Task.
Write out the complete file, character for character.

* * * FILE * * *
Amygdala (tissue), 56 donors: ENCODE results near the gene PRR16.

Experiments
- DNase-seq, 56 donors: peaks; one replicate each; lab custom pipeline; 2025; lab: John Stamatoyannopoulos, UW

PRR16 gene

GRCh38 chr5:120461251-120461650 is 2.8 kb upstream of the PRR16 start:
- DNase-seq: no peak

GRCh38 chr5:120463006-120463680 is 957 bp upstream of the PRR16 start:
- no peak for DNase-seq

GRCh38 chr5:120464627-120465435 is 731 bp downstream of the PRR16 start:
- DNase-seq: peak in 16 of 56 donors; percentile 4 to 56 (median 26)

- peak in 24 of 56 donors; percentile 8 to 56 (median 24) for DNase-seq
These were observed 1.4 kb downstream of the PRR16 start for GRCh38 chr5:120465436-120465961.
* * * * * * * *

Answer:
Amygdala (tissue), 56 donors: ENCODE results near the gene PRR16.

Experiments
- DNase-seq, 56 donors: peaks; one replicate each; lab custom pipeline; 2025; lab: John Stamatoyannopoulos, UW

PRR16 gene

GRCh38 chr5:120461251-120461650 is 2.8 kb upstream of the PRR16 start:
- DNase-seq: no peak

GRCh38 chr5:120463006-120463680 is 957 bp upstream of the PRR16 start:
- no peak for DNase-seq

GRCh38 chr5:120464627-120465435 is 731 bp downstream of the PRR16 start:
- DNase-seq: peak in 16 of 56 donors; percentile 4 to 56 (median 26)

- peak in 24 of 56 donors; percentile 8 to 56 (median 24) for DNase-seq
These were observed 1.4 kb downstream of the PRR16 start for GRCh38 chr5:120465436-120465961.